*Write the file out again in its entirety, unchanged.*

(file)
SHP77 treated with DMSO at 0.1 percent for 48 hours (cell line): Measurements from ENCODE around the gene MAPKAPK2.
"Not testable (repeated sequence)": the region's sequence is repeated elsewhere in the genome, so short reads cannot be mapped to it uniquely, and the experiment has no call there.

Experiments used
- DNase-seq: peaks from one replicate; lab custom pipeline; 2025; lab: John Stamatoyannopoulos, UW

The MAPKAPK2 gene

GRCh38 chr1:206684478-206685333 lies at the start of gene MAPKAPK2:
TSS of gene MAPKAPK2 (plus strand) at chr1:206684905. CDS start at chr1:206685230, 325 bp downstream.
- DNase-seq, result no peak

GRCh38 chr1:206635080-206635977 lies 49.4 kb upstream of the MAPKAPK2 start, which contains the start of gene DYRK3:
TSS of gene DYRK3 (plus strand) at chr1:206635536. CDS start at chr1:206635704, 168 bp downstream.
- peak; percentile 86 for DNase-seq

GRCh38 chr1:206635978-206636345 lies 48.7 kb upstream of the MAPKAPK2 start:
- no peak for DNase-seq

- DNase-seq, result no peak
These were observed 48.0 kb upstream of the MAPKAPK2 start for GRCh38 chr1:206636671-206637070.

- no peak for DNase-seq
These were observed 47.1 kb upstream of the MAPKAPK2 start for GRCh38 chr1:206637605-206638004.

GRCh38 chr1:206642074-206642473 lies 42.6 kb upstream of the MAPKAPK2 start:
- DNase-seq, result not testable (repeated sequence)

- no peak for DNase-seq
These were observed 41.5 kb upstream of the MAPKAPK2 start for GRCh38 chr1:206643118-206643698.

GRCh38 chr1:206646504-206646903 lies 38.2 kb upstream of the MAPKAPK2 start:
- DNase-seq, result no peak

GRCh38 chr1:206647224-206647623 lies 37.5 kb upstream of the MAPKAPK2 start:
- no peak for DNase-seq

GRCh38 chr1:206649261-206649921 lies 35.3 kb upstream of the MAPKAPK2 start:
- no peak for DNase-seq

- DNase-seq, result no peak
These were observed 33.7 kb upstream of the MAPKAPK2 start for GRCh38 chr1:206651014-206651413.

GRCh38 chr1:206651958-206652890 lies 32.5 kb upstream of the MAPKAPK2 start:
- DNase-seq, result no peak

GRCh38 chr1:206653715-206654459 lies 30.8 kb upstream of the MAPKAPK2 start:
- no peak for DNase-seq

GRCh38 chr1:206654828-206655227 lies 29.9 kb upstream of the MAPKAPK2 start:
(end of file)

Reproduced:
SHP77 treated with DMSO at 0.1 percent for 48 hours (cell line): Measurements from ENCODE around the gene MAPKAPK2.
"Not testable (repeated sequence)": the region's sequence is repeated elsewhere in the genome, so short reads cannot be mapped to it uniquely, and the experiment has no call there.

Experiments used
- DNase-seq: peaks from one replicate; lab custom pipeline; 2025; lab: John Stamatoyannopoulos, UW

The MAPKAPK2 gene

GRCh38 chr1:206684478-206685333 lies at the start of gene MAPKAPK2:
TSS of gene MAPKAPK2 (plus strand) at chr1:206684905. CDS start at chr1:206685230, 325 bp downstream.
- DNase-seq, result no peak

GRCh38 chr1:206635080-206635977 lies 49.4 kb upstream of the MAPKAPK2 start, which contains the start of gene DYRK3:
TSS of gene DYRK3 (plus strand) at chr1:206635536. CDS start at chr1:206635704, 168 bp downstream.
- peak; percentile 86 for DNase-seq

GRCh38 chr1:206635978-206636345 lies 48.7 kb upstream of the MAPKAPK2 start:
- no peak for DNase-seq

- DNase-seq, result no peak
These were observed 48.0 kb upstream of the MAPKAPK2 start for GRCh38 chr1:206636671-206637070.

- no peak for DNase-seq
These were observed 47.1 kb upstream of the MAPKAPK2 start for GRCh38 chr1:206637605-206638004.

GRCh38 chr1:206642074-206642473 lies 42.6 kb upstream of the MAPKAPK2 start:
- DNase-seq, result not testable (repeated sequence)

- no peak for DNase-seq
These were observed 41.5 kb upstream of the MAPKAPK2 start for GRCh38 chr1:206643118-206643698.

GRCh38 chr1:206646504-206646903 lies 38.2 kb upstream of the MAPKAPK2 start:
- DNase-seq, result no peak

GRCh38 chr1:206647224-206647623 lies 37.5 kb upstream of the MAPKAPK2 start:
- no peak for DNase-seq

GRCh38 chr1:206649261-206649921 lies 35.3 kb upstream of the MAPKAPK2 start:
- no peak for DNase-seq

- DNase-seq, result no peak
These were observed 33.7 kb upstream of the MAPKAPK2 start for GRCh38 chr1:206651014-206651413.

GRCh38 chr1:206651958-206652890 lies 32.5 kb upstream of the MAPKAPK2 start:
- DNase-seq, result no peak

GRCh38 chr1:206653715-206654459 lies 30.8 kb upstream of the MAPKAPK2 start:
- no peak for DNase-seq

GRCh38 chr1:206654828-206655227 lies 29.9 kb upstream of the MAPKAPK2 start: